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EEOC Closes SAC Capital Female Sex Hormone Case

The Federal Equal Employment Opportunity Commission has decided to close its investigation into charges made by a former junior trader at SAC Capital alleging that his supervisor had sexually assaulted him and forced him to take female hormones.

The charges were filed in a discrimination lawsuit by former SAC trader Andrew Tong against his supervisor, former star trader Ping Jiang and SAC Capital, the big hedge fund. They included allegations that Jiang, who has since left the firm, sexually assaulted Tong and forced him to take female hormones which led to Tong wearing women’s clothing.

But on Monday, the EEOC alerted Tong through a "dismissal and notice of rights" that it was "unable to conclude that the information obtained establishes violations of the statutes." The notice said that "it does not certify that the respondent (SAC) is in compliance with the (equal opportunity) statues. No finding is made as to any other issues that might be construed as having been raised by this charge."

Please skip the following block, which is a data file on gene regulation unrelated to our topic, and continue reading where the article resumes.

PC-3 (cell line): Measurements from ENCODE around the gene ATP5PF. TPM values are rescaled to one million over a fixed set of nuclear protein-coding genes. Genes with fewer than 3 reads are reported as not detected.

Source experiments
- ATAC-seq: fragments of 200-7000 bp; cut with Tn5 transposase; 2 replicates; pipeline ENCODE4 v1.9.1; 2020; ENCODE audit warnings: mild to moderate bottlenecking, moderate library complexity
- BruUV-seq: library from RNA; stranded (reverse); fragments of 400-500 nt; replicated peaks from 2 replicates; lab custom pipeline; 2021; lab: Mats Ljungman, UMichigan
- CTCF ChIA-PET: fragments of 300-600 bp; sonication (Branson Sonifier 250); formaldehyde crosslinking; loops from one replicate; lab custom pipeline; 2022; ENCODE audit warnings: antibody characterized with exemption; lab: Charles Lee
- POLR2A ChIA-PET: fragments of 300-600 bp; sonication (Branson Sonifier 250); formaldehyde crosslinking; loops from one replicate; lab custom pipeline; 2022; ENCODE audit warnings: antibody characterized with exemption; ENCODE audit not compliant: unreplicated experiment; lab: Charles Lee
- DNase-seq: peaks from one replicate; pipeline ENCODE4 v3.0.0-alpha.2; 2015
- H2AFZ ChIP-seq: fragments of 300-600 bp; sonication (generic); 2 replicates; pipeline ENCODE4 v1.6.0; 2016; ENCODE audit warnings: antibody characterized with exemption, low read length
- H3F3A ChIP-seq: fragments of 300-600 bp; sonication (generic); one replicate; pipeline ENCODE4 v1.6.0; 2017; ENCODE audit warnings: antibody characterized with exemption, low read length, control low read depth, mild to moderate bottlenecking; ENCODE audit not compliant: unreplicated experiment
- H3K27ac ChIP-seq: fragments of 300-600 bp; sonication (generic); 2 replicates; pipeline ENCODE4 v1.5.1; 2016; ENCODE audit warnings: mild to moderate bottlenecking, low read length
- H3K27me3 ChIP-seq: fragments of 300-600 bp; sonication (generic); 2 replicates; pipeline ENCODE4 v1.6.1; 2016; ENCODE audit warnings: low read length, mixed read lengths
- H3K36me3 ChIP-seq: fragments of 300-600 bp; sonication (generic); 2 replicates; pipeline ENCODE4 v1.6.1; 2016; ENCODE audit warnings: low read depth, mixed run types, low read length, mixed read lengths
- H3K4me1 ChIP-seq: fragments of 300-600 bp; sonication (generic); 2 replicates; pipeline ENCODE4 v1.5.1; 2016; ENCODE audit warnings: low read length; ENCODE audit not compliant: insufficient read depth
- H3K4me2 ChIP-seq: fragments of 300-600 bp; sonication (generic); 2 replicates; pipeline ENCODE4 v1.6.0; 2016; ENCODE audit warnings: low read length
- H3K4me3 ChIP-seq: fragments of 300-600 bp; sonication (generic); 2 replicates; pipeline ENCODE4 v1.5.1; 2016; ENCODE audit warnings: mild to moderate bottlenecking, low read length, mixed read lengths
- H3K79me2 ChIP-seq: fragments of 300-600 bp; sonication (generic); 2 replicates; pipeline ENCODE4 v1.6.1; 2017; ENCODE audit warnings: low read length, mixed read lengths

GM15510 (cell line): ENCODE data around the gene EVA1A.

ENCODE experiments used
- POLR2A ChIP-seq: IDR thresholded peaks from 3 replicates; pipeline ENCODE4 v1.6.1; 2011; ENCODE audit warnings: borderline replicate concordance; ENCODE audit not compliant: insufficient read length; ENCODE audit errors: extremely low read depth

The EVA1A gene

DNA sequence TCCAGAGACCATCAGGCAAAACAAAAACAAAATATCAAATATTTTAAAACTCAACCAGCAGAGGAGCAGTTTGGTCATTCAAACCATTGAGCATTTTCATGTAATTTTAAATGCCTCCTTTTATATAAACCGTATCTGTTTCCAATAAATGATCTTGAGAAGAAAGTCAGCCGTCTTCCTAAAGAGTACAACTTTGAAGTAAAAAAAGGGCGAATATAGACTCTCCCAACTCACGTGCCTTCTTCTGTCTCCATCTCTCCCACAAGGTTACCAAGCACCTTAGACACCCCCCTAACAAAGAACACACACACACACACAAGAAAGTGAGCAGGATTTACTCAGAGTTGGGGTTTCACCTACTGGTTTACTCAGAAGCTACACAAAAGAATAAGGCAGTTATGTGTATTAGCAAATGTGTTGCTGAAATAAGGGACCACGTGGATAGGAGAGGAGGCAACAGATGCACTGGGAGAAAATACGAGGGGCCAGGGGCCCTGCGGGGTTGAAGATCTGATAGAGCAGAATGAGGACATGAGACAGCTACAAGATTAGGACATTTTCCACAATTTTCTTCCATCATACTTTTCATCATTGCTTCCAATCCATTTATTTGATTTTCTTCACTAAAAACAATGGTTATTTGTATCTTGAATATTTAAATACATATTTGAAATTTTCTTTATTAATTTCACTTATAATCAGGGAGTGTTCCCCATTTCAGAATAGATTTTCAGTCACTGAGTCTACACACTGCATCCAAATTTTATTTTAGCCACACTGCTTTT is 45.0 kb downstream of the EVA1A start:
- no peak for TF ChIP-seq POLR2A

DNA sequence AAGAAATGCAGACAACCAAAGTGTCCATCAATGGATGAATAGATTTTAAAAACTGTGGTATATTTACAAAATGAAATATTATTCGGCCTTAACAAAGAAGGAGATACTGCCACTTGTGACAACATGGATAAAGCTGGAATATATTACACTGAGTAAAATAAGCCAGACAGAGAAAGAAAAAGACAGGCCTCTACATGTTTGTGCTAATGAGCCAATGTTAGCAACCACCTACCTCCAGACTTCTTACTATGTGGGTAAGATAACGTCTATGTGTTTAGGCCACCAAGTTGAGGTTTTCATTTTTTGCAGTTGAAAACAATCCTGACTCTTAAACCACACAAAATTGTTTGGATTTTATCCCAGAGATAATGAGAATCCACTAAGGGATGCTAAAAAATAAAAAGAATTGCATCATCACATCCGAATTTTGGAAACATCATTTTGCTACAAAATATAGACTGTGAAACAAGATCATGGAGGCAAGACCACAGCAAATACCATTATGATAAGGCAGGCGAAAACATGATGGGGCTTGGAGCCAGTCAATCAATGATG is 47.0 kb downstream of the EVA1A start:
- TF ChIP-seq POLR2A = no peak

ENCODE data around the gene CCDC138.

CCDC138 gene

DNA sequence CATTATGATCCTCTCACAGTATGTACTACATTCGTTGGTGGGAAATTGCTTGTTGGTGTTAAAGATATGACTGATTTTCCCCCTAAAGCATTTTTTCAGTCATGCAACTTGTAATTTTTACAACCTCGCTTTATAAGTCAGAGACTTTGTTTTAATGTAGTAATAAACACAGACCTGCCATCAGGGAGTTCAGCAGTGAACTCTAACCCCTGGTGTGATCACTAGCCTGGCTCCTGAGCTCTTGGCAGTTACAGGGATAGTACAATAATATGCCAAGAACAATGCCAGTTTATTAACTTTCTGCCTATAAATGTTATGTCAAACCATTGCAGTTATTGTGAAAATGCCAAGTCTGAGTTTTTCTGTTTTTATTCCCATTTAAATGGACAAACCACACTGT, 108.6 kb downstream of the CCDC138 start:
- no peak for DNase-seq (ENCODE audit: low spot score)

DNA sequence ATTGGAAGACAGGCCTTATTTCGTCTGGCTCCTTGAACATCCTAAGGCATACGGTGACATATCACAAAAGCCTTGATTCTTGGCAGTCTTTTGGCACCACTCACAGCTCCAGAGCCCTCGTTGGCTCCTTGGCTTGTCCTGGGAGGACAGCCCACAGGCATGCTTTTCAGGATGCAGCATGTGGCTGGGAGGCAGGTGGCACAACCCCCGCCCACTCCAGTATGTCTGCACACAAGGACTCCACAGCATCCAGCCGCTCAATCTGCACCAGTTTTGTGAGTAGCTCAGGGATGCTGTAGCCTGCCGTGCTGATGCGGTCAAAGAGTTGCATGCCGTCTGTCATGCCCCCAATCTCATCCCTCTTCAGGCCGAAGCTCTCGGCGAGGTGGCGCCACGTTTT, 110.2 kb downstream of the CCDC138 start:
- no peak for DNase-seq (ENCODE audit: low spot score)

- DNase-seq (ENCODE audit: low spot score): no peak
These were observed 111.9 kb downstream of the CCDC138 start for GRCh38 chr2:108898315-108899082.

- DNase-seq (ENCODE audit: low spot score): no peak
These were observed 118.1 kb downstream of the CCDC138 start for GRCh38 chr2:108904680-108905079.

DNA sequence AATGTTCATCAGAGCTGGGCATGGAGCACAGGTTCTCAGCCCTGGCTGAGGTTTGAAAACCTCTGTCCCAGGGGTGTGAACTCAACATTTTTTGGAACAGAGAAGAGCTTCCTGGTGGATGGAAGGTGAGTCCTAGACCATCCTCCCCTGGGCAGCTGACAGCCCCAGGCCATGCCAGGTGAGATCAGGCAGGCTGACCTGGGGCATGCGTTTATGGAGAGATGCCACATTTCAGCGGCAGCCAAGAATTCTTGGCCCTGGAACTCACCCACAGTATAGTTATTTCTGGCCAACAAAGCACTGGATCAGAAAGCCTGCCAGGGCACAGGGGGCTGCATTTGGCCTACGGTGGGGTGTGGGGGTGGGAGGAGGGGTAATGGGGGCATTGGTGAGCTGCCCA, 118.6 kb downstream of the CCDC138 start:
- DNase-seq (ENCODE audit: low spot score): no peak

Still, the notice is a victory for SAC and Jiang; both had steadfastly denied all the charges made by Tong, which were first filed in a lawsuit seeking damages over alleged sexual harassment. That lawsuit continues, but Tong is now without a powerful ally in the form of the EEOC.

The commission investigated the charges, interviewing dozens of SAC employees, to determine if it might join the case. The notice signals it will not.

The EEOC doesn’t join most of the cases that it investigates, only those that it believes prove a broader type of discrimination as it did when it joined a case filed by a former Morgan Stanley trader who alleged widespread discrimination at the firm and won a multi-million dollar verdict.

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